If a driver is having their license plate number checked after being pulled over, chances are there’s a ticket in their near future. Except... if said driver’s plates are being scanned by McDonald’s to provide meal suggestions based on order history. That’s right: fast food chains are testing technology to make it easy for repeat consumers to get the food they want without having to lift a finger. From license plate recognition to fingerprint and facial scanning, a wide array of “intrusive” technologies have the potential to give people what they want faster than ever. With clear rules setting expectations for these technologies and keeping the government from abusing these tools, various recognition software has a bright future.
Most conceivable technologies are merely tools, capable of inflicting mass harm... or bettering millions of lives depending on how they are used. Police, for instance, regularly use automatic license plate readers to maintain “hot lists” on people with certain proclivities to break the law. This could be useful if, say, the lists contain the plates of fugitives guilty of egregious crimes. It could be intrusive if it’s used to expand the surveillance state to include innocent motorists.
But these lists are often used by “the man” to go after low-level offenders, nabbing drivers with overdue court fees or a history of driving without insurance. Cops can use this digital license plate data to examine the (not so) criminal histories of their fellow motorists and make inferences about which drivers will yield the most ticket revenue. This is particularly unfair. The American Civil Liberties Union estimates that a fraction of a percent of automatic plate scans by the police are linked to criminal activity or even vehicle registration issues.
To prevent such abuses, federal regulators need to do their due diligence by examining the worst-case scenarios of both public and private use. In one awful, yet plausible scenario, police departments will abuse scanning technology to pull over drivers for any number of ridiculous reasons, with the true intention of tripping up someone with a history of not having their insurance card or other minor infraction. However, when faced with a McDonald’s or Wendy’s using license plate information to tease out your taste buds ahead of time, freaked out drivers could simply... go elsewhere. Of course, any private use of these technologies must be “opt in,” so consumers know what they are getting.
License plate reading is just the tip of the iceberg for governments and companies grappling with game-changing technologies. Consumers and citizens can also add facial-recognition software to the list, which has attracted more fanfare and hysteria than virtually any other new technology. If privacy watchdogs don’t like the way that Facebook manages user data, chances are they really don’t appreciate the platform’s ability to auto-recognize users in pictures. Fortunately, Consumer Reports (not exactly a fan of Facebook’s privacy practices) reports that users can opt out of this software. And if consumers aren’t convinced about the completeness of the opt-out, they can always quit Facebook.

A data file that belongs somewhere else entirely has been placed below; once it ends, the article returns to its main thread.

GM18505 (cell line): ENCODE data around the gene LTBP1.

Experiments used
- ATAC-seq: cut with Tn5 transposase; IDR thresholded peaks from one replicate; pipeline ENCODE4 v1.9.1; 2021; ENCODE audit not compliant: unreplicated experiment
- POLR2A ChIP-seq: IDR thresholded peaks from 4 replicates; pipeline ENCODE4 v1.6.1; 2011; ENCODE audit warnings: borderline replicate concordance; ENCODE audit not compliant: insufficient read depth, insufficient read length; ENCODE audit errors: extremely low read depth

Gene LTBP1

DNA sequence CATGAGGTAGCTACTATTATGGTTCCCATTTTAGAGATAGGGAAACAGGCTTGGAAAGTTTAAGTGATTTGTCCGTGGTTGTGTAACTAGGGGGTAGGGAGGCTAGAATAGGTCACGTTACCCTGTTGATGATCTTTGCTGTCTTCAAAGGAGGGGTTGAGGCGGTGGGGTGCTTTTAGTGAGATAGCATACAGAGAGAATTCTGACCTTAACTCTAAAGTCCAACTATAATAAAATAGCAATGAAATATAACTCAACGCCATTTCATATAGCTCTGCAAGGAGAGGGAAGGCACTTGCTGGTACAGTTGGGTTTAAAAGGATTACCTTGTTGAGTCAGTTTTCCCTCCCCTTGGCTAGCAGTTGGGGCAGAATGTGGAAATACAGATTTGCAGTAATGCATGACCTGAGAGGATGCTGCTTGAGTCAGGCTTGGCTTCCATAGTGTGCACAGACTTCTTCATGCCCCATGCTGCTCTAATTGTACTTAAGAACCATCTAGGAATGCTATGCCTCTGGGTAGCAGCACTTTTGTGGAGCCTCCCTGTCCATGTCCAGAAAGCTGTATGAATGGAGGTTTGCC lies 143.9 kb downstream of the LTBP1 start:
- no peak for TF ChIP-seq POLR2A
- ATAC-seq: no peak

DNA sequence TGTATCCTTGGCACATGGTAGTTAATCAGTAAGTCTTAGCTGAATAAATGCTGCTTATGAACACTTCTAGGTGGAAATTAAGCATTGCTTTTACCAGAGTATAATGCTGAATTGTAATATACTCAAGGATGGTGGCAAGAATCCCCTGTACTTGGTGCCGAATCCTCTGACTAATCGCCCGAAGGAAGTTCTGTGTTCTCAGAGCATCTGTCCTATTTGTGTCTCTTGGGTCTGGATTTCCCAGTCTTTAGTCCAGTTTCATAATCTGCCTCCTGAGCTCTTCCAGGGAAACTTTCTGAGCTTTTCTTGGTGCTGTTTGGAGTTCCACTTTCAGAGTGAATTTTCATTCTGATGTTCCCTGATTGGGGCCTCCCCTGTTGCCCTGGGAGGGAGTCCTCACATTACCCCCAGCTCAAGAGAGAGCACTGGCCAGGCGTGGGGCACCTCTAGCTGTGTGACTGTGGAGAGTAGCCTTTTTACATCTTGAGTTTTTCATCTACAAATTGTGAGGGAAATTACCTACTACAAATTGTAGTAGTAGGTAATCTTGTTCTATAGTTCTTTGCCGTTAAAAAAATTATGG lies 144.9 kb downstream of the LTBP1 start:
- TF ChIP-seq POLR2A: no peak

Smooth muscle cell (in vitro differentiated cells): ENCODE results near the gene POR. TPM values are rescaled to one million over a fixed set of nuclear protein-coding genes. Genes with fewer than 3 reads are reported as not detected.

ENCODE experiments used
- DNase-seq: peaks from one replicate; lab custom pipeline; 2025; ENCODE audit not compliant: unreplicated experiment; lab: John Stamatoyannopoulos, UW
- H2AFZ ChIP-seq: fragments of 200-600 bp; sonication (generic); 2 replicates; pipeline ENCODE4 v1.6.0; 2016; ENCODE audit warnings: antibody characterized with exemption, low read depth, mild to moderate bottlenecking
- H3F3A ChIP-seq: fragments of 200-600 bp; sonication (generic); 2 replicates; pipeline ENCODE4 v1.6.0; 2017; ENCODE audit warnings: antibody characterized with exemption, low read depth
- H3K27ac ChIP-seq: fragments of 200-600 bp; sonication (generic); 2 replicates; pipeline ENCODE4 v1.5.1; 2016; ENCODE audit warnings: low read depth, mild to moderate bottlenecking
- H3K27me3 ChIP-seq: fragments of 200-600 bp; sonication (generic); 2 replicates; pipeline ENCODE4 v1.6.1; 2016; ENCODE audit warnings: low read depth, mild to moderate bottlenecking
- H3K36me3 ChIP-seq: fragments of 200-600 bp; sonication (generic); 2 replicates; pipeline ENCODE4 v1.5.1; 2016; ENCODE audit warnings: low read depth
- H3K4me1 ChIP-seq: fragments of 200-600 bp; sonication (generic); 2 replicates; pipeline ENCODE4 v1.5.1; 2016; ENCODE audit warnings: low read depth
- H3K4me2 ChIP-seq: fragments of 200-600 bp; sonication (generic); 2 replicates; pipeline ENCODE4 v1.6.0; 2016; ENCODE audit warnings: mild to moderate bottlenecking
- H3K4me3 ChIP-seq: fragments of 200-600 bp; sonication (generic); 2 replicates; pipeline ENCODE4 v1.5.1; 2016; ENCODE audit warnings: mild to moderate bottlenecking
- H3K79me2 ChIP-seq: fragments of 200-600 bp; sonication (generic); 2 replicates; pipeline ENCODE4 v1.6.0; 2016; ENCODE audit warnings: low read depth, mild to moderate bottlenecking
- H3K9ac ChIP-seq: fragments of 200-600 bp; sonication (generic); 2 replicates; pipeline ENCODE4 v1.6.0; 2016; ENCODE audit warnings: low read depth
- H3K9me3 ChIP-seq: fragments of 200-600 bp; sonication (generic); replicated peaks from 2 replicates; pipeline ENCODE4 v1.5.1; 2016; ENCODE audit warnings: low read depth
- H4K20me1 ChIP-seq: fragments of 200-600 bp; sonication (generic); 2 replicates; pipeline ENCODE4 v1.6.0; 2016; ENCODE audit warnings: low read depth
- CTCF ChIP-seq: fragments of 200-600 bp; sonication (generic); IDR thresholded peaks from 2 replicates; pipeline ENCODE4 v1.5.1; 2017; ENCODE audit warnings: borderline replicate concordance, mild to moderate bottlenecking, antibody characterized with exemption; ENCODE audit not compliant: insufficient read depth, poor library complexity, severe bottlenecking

Citizens, however, cannot opt out of the federal government (via Immigration and Customs Enforcement) using facial recognition software to sift through their driver’s licenses to find illegal immigrants. This puts everybody at risk of being monitored by unruly government agents, which yes, has happened before. These unintended consequences should lead regulators to adopt safeguards against abuse and overreach and empower the FBI’s Public Corruption program to specifically monitor digital crimes.
Regulators must also examine the unintended consequences of restricting these technologies for countless companies vying to give consumers a better service. The debate is not just about tagging photos on Facebook or making drive-through orders easier. Recognition technology is also key for journalism and an open press. The New York Times has already started using facial recognition to identify high-profile guests at prominent events, such as royal weddings. Because of this, millions of readers now have unprecedented insight into where their leaders and celebrities are and who exactly they are hobnobbing with. This victory for transparency, however, could be compromised by overzealous regulators making it too difficult for private companies to use new technologies.
These inventions are just the beginning of many more new and exciting technologies to come. Let’s hope that government officials keep them out of the hands of unscrupulous public “servants” and allow free enterprise to take the lead.